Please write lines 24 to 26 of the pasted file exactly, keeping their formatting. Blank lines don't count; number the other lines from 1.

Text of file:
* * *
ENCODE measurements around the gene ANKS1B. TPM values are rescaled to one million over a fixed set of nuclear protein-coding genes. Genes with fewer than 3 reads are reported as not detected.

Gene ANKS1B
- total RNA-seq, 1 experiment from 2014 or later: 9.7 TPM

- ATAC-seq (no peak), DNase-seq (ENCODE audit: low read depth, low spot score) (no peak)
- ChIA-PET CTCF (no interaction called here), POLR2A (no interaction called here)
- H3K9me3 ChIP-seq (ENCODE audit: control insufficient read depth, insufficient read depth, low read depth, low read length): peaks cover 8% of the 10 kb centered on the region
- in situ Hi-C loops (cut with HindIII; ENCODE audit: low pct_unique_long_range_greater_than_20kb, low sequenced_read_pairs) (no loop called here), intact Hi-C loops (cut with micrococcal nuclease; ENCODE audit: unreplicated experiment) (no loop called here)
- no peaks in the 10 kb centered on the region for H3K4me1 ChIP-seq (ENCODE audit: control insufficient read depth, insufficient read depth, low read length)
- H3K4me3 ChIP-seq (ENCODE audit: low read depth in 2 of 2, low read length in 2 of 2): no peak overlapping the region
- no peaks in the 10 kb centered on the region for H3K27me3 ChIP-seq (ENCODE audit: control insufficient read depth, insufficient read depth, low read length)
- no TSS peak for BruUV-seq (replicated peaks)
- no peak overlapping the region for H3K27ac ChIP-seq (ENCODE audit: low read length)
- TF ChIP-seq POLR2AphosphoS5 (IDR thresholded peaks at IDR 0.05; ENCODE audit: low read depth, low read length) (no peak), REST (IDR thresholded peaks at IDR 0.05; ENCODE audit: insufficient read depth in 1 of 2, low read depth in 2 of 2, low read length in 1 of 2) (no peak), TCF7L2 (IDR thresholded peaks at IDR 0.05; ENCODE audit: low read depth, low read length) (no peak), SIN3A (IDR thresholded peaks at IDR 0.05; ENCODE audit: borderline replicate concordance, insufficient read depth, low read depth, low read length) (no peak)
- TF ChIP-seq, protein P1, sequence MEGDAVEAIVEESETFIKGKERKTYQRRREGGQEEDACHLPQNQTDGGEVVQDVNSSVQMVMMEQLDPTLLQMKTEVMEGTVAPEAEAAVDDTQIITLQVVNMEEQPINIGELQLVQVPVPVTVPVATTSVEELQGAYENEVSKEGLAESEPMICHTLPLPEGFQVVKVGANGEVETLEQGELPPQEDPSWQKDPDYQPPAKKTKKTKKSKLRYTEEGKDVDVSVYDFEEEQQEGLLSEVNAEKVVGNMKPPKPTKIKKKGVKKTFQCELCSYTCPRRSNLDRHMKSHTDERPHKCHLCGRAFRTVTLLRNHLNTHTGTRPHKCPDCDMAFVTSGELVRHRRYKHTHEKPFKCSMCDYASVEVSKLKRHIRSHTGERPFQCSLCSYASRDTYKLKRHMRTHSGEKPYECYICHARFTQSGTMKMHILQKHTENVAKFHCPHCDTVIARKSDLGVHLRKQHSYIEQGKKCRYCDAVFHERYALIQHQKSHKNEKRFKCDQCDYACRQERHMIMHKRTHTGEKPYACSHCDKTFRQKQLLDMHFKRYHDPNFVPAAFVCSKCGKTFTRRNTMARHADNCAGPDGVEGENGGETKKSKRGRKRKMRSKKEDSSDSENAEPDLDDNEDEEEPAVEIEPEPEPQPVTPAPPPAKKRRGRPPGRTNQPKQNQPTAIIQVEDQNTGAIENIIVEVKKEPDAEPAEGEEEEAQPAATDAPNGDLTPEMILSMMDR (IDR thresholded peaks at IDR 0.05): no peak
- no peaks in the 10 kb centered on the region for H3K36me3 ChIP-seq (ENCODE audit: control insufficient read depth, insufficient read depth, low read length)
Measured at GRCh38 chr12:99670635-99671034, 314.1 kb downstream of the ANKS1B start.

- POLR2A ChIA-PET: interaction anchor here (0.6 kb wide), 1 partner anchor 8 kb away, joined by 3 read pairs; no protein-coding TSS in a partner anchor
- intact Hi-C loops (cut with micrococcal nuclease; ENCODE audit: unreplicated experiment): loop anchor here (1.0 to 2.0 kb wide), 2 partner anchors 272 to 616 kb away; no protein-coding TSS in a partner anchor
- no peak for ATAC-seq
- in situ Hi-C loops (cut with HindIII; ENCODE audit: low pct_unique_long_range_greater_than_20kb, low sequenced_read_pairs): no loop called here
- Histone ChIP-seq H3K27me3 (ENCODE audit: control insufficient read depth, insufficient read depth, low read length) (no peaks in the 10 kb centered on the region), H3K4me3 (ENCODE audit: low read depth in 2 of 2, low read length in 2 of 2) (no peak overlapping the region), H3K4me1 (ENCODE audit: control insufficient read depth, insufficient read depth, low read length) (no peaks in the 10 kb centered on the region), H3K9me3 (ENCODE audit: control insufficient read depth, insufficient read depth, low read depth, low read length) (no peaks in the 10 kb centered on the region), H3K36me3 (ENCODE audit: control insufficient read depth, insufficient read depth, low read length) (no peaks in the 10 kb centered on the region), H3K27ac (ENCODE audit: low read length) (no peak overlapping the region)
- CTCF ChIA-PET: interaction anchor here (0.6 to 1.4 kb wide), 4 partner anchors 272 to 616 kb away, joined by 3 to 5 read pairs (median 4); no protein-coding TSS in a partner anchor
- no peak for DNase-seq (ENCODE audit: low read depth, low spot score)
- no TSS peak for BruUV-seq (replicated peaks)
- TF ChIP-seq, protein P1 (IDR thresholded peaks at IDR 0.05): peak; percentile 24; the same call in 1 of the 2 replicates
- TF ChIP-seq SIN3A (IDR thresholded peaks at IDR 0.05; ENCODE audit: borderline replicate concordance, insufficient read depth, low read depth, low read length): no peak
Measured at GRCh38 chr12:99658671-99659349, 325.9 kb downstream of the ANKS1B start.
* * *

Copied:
- no TSS peak for BruUV-seq (replicated peaks)
- TF ChIP-seq, protein P1 (IDR thresholded peaks at IDR 0.05): peak; percentile 24; the same call in 1 of the 2 replicates
- TF ChIP-seq SIN3A (IDR thresholded peaks at IDR 0.05; ENCODE audit: borderline replicate concordance, insufficient read depth, low read depth, low read length): no peak